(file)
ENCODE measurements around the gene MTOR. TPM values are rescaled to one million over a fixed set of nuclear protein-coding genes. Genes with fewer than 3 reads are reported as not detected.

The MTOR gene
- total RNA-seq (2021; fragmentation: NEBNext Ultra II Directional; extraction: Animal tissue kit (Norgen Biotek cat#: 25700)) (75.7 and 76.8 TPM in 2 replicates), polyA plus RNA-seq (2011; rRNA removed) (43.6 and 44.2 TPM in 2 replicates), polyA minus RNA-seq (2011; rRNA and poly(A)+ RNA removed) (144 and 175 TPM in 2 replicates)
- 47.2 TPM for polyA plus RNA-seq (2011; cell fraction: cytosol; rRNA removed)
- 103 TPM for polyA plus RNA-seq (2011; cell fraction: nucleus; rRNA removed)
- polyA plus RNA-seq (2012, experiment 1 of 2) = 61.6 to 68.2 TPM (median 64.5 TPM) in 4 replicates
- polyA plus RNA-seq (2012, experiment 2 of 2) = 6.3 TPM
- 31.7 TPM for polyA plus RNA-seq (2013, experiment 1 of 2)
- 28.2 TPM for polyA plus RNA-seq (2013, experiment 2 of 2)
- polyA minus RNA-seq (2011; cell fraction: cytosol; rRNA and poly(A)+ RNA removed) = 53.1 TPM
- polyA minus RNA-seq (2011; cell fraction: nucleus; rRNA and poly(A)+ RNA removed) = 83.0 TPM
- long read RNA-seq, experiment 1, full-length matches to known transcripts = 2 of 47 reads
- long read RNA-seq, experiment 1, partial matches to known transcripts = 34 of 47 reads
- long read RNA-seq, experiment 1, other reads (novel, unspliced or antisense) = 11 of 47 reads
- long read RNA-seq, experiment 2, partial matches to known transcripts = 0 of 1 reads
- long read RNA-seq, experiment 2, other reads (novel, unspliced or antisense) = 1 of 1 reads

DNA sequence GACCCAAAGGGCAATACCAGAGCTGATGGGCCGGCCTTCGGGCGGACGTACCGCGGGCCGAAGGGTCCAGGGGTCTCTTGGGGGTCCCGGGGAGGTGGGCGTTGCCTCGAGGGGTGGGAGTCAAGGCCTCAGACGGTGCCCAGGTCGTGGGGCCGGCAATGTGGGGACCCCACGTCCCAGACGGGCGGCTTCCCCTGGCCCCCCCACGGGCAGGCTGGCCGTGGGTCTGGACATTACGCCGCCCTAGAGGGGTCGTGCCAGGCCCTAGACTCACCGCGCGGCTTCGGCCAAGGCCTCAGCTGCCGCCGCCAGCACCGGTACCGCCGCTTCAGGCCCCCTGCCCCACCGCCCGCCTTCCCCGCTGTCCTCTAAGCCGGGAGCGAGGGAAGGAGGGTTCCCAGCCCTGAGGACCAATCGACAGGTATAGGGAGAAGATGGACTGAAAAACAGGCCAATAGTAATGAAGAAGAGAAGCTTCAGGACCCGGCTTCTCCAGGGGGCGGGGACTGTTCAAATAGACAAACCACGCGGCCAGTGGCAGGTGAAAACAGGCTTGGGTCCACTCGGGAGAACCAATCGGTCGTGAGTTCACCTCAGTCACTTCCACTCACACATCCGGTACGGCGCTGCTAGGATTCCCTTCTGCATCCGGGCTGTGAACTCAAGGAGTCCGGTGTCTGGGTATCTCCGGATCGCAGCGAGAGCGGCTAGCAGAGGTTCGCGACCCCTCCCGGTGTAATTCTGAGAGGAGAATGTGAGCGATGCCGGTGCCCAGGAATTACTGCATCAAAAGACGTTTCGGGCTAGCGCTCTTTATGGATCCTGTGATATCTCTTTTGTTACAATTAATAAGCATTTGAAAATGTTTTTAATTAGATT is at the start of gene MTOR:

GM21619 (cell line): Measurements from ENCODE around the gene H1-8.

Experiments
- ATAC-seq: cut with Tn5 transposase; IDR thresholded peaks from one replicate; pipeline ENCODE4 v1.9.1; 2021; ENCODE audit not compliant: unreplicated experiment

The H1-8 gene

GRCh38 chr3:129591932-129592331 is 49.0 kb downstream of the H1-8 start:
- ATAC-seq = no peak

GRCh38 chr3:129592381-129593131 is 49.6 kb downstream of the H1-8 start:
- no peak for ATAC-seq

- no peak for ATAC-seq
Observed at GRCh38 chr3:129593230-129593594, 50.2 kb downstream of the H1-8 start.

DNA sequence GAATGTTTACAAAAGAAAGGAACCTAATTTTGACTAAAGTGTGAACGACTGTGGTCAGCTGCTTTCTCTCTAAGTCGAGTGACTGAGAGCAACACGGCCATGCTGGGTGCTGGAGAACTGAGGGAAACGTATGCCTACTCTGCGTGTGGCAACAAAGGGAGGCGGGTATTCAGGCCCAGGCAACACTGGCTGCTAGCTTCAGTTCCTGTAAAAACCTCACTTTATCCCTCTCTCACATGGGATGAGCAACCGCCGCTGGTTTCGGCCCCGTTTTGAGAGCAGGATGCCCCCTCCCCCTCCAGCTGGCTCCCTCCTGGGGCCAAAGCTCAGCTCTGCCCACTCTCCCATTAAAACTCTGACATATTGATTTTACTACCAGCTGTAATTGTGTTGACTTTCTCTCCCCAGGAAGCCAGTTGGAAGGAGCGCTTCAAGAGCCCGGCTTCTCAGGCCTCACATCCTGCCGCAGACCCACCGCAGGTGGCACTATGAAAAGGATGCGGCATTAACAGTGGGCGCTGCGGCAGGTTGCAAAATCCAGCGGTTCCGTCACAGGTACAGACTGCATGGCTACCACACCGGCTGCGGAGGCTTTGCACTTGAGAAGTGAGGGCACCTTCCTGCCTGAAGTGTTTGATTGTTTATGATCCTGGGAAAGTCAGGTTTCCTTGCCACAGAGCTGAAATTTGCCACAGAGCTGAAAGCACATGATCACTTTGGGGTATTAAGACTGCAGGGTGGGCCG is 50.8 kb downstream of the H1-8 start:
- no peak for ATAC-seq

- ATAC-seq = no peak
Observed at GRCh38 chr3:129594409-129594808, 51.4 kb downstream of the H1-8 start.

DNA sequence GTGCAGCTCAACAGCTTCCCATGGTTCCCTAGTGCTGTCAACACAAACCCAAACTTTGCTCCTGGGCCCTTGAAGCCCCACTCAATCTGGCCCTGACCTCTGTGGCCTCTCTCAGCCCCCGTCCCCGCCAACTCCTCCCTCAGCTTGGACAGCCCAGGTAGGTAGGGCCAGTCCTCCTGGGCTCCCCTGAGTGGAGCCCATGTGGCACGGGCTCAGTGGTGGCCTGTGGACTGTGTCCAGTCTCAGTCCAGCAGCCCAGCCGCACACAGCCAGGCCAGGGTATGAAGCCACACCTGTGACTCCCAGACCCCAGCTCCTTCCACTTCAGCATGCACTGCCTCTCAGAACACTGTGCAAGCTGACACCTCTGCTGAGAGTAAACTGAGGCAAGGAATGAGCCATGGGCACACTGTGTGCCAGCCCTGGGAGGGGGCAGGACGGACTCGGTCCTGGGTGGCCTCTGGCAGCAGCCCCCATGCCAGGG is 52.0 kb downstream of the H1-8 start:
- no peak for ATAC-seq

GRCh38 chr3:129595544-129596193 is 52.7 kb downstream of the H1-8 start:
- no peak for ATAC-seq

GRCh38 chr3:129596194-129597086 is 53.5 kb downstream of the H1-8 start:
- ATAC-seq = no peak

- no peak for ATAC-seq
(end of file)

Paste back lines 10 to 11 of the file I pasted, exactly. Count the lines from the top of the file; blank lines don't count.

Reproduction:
- polyA minus RNA-seq (2011; cell fraction: cytosol; rRNA and poly(A)+ RNA removed) = 53.1 TPM
- polyA minus RNA-seq (2011; cell fraction: nucleus; rRNA and poly(A)+ RNA removed) = 83.0 TPM